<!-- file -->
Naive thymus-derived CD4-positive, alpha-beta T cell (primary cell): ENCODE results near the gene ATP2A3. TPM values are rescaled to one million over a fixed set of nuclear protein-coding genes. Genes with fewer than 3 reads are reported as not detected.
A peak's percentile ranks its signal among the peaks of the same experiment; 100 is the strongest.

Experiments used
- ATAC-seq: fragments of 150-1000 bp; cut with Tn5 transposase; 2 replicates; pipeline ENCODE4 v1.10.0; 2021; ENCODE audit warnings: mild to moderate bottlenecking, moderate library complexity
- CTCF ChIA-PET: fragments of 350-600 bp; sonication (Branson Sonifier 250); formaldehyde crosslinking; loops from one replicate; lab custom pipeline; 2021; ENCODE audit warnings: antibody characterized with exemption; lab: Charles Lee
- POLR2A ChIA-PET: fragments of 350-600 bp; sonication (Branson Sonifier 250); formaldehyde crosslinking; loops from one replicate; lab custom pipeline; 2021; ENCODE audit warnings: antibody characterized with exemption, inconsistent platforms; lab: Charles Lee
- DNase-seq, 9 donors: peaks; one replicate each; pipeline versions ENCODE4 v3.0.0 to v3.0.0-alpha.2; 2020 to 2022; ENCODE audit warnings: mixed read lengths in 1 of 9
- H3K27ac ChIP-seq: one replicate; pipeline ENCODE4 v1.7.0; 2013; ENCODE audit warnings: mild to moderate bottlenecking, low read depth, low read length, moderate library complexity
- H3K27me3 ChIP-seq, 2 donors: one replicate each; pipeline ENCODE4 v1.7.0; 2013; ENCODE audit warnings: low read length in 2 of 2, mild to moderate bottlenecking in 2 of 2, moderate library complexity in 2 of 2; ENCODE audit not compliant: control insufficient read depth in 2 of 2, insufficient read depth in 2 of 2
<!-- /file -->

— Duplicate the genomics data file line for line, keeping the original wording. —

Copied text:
Naive thymus-derived CD4-positive, alpha-beta T cell (primary cell): ENCODE results near the gene ATP2A3. TPM values are rescaled to one million over a fixed set of nuclear protein-coding genes. Genes with fewer than 3 reads are reported as not detected.
A peak's percentile ranks its signal among the peaks of the same experiment; 100 is the strongest.

Experiments used
- ATAC-seq: fragments of 150-1000 bp; cut with Tn5 transposase; 2 replicates; pipeline ENCODE4 v1.10.0; 2021; ENCODE audit warnings: mild to moderate bottlenecking, moderate library complexity
- CTCF ChIA-PET: fragments of 350-600 bp; sonication (Branson Sonifier 250); formaldehyde crosslinking; loops from one replicate; lab custom pipeline; 2021; ENCODE audit warnings: antibody characterized with exemption; lab: Charles Lee
- POLR2A ChIA-PET: fragments of 350-600 bp; sonication (Branson Sonifier 250); formaldehyde crosslinking; loops from one replicate; lab custom pipeline; 2021; ENCODE audit warnings: antibody characterized with exemption, inconsistent platforms; lab: Charles Lee
- DNase-seq, 9 donors: peaks; one replicate each; pipeline versions ENCODE4 v3.0.0 to v3.0.0-alpha.2; 2020 to 2022; ENCODE audit warnings: mixed read lengths in 1 of 9
- H3K27ac ChIP-seq: one replicate; pipeline ENCODE4 v1.7.0; 2013; ENCODE audit warnings: mild to moderate bottlenecking, low read depth, low read length, moderate library complexity
- H3K27me3 ChIP-seq, 2 donors: one replicate each; pipeline ENCODE4 v1.7.0; 2013; ENCODE audit warnings: low read length in 2 of 2, mild to moderate bottlenecking in 2 of 2, moderate library complexity in 2 of 2; ENCODE audit not compliant: control insufficient read depth in 2 of 2, insufficient read depth in 2 of 2